That’s ultimately what it comes down to. We want the pleasure of sex without the results of sex (i.e. human beings!) and we don’t want to have to deal with the complex reality that a woman’s fertility is as much a part of her as her fierce mind, her tender heart, or her sexy ankles (that’s right, I know what you 19th Century gents are going crazy over!)


Call me crazy (actually don’t, I get called crazy often enough) but I think men who don’t use contraception are loving their whole wives. And I think women who don’t use contraception are loving their whole selves.

This is why I want to learn more about this NFP charting business. Because no woman should refer to herself (or let herself be referred to!) as a car like I did without even realising it. That’s messed up. Like ten different types of messed up. No, make that Fifty Shades of messed up. (Yep, I went there.)

I deserve better than that.

I deserve to understand my body as the beautiful and complex creation it is.

I deserve to honour my body, not to hate it or indulge it, because my body and my fertility and yes, my weird, stupendous ability to make new human beings, is as much me as anything else. 

I deserve to love my body.

Check out the other posts on NFP and charting et al at Follow and Believe!


15 responses to “Sex, NFP, Manicheism, Oh My! {Not Alone Series}

  1. That is the best explanation of the problem with contraception, I’ve ever read. It’s so good that it’s something I never thought of but, I think you’re right.

    Well done 🙂

  2. Well written, my friend – and yes, if they are going to call you crazy, then they are going to have to add me to that list too (and I bet you have ankles to die for 🙂 ) xx Jess

  3. Today’s a double question day! But can’t you apply this logic to any married couple not having sex at all? ‘I love you but don’t want to have sex with you in case…’ is not giving yourself completely and rejecting the body. Even if that does remove the notion of trying to cut sex in half, aren’t you cutting love in pieces anyway? May be a rookie question… sorry if so!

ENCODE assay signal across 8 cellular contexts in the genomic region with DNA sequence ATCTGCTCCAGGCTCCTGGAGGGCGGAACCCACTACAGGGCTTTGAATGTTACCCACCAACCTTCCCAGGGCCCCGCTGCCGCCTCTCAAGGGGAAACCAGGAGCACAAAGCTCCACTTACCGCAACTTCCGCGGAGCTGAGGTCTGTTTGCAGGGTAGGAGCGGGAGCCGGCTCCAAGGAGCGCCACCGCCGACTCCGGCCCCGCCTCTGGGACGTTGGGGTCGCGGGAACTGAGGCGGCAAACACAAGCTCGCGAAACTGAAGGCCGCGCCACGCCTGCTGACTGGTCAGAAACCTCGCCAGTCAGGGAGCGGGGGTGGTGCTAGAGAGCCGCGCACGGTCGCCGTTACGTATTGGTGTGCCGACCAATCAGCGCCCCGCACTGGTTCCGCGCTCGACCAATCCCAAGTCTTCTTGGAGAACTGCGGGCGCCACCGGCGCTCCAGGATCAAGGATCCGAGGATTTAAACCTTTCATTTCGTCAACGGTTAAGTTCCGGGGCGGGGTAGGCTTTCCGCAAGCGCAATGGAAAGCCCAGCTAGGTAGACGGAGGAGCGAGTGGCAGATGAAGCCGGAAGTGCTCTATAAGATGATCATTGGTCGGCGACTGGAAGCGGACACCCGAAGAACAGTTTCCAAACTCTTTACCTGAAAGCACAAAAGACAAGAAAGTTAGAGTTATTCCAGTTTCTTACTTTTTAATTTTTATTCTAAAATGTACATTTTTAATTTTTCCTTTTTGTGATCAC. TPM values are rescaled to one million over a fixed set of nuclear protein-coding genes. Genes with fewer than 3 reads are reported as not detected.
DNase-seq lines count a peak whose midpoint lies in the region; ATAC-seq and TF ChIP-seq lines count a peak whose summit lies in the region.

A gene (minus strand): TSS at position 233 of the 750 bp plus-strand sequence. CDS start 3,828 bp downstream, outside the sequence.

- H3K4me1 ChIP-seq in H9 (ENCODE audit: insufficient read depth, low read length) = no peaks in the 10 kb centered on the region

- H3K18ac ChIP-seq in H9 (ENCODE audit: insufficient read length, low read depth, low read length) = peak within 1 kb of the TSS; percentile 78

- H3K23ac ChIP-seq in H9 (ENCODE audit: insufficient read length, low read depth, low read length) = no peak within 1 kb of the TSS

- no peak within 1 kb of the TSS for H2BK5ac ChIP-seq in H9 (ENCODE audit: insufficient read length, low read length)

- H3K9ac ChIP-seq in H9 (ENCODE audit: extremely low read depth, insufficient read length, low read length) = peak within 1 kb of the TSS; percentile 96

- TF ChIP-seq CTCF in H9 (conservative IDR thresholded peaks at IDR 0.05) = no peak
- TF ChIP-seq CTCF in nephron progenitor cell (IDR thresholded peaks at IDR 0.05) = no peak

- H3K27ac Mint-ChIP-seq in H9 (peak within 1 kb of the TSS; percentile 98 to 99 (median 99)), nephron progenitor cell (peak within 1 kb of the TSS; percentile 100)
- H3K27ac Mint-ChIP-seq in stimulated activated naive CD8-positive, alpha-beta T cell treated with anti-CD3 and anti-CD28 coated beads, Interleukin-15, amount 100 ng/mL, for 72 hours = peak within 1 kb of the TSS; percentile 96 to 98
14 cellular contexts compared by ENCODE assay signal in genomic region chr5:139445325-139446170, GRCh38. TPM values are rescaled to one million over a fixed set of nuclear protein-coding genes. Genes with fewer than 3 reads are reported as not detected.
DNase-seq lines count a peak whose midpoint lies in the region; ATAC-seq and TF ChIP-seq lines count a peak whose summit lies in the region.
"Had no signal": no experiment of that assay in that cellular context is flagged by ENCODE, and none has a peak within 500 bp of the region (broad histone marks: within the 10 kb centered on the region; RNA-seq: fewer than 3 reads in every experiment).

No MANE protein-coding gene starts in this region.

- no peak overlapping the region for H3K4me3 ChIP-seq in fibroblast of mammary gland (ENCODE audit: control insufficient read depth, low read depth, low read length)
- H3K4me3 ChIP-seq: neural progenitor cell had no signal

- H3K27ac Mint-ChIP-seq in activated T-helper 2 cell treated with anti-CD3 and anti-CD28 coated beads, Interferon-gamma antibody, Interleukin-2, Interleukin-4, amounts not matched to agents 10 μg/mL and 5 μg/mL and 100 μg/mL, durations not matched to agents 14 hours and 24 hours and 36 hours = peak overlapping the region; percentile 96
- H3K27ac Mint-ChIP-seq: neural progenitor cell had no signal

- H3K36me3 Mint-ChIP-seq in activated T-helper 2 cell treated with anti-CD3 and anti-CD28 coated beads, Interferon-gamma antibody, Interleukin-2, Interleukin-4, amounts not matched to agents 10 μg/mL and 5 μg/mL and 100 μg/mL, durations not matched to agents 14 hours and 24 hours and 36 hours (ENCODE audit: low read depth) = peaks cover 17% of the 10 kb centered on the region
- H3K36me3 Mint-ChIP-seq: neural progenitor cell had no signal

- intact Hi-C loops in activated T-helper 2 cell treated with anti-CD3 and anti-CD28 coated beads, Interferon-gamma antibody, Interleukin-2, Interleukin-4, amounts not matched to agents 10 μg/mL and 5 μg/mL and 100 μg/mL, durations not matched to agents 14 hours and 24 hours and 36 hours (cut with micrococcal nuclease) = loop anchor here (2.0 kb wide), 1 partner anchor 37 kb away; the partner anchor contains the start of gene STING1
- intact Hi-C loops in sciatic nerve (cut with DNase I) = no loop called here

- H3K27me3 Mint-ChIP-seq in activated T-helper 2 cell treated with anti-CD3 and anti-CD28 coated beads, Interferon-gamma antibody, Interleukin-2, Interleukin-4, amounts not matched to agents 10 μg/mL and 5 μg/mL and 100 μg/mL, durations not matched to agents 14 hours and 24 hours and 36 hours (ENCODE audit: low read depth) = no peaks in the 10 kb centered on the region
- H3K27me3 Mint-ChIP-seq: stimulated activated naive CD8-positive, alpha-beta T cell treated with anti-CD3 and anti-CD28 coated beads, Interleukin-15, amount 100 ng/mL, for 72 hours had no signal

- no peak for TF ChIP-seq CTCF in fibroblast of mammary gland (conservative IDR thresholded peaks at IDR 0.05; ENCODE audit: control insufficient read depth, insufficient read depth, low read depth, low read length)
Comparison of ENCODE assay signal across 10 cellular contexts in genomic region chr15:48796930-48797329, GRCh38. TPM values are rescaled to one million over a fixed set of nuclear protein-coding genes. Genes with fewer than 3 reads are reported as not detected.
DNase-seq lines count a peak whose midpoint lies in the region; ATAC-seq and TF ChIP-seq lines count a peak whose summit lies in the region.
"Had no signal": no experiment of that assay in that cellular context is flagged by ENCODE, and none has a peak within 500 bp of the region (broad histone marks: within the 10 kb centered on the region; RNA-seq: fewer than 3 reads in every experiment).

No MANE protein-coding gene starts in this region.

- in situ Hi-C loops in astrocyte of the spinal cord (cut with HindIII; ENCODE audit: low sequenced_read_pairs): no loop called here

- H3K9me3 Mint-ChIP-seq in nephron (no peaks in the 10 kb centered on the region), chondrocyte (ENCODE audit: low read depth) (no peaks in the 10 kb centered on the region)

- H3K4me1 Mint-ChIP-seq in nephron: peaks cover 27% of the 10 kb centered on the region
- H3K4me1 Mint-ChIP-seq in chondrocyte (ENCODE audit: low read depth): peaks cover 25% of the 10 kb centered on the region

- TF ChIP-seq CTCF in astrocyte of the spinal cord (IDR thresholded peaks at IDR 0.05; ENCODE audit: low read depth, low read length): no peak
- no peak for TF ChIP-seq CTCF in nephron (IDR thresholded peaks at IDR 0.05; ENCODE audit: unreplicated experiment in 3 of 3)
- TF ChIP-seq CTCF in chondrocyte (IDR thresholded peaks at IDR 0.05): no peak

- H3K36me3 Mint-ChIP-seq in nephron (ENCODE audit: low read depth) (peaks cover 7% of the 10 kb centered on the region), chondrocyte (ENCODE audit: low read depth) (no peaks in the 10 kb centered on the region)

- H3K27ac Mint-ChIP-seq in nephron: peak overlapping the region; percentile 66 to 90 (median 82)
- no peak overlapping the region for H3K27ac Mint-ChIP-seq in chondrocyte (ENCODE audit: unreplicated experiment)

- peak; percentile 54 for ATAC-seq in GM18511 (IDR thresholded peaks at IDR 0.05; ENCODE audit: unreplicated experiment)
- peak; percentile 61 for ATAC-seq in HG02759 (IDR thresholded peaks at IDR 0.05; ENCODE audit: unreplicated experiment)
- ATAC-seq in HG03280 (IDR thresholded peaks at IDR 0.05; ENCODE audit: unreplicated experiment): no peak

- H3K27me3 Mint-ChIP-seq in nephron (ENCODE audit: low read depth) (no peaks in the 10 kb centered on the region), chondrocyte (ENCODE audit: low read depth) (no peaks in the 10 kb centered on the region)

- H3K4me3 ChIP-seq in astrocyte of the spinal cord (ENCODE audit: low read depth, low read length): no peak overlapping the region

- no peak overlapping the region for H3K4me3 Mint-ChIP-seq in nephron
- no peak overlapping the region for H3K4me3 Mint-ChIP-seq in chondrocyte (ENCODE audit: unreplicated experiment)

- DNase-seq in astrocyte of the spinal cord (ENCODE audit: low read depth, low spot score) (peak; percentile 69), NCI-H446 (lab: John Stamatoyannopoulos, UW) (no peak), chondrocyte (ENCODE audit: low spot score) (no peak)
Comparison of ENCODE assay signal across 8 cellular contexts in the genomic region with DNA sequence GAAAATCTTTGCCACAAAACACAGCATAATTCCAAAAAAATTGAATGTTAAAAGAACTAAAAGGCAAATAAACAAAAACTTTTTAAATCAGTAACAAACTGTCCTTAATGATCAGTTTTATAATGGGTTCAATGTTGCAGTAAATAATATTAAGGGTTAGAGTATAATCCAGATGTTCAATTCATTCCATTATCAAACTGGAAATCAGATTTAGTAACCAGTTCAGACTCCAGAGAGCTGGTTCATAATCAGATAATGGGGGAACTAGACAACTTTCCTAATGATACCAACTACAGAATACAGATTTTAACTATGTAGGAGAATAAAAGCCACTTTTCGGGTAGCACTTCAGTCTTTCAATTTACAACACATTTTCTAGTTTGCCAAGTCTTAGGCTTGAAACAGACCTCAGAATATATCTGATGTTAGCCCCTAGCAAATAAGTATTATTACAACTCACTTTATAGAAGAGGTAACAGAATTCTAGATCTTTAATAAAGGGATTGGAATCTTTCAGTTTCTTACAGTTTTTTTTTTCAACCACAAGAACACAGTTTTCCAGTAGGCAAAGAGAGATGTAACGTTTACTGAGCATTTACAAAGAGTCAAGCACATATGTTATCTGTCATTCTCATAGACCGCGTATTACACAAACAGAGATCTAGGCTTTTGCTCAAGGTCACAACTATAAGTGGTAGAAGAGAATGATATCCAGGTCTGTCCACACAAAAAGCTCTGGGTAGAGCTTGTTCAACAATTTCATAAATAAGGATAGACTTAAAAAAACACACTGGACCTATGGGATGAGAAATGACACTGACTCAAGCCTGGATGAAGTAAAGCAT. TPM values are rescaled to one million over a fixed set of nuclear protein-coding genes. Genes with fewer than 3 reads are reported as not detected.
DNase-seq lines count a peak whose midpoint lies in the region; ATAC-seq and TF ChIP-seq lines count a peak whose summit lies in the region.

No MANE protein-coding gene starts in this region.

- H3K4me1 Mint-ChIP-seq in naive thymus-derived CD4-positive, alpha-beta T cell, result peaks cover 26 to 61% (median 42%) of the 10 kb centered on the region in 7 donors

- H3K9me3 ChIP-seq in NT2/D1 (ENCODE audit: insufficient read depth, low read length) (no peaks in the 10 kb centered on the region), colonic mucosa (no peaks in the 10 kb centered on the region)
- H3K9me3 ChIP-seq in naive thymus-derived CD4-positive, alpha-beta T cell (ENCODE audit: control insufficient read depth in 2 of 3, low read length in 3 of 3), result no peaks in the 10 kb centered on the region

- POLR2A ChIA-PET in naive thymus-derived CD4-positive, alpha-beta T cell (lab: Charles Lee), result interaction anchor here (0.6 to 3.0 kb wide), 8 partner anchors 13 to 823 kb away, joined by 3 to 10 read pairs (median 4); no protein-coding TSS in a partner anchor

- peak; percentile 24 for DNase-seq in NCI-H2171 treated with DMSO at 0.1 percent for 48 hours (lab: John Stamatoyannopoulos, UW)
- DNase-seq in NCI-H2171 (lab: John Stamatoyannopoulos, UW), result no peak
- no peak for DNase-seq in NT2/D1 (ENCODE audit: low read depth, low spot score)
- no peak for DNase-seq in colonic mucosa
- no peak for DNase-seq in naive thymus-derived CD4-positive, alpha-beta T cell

• Hi Laura (and Billie), if I may?
      I love this post, and considering it came from a young, single lady as yourself makes me marvel at your wisdom and maturity (really, I honor you!). As a single person, I thought I understood the Church’s stand against contraception, but I believe I only got to really appreciate the complexity of the doctrine when I got married and really had to live it out–both the actual practice of it, as well as the spirit of it (if that makes sense).
      I’ve discovered (and still am discovering) how chastity in marriage is truly a call for all couples. It is a constant invitation to see your spouse as a whole–body AND spirit. Abstinence during fertile days shouldn’t just be about “not giving yourself completely and rejecting the body,” but rather loving and accepting the whole person–her body, her soul, her conscience, her struggle for holiness. And in this beautiful way (among others), husband and wife live out their vows to be each other’s path to sanctity.
      My journey to understanding NFP and its value to married catholics has continually led me to try and see the bigger picture–not just saying no to this or that, but saying yes to a way of life where God, and his choice for us, comes first.
      Hope this answers your question, even just a little bit 🙂

      • Thanks for an excellent response!! I completely agree and there’s so much more to be said on this topic. I barely scratched the surface! 🙂

  4. Pingback: 7 Quick Takes Friday ~ Vol 48 | The Veil of Chastity·

  5. I love this post, Laura. It’s something I’ve been thinking about alot lately as I don’t think I’ve really thought about contraception in depth before. Thought I have to note, my lovely boyfriend was the result of failed NFP…

  6. Pingback: I’m a Feminist Because I’m Not a Hypocrite | Catholic Cravings·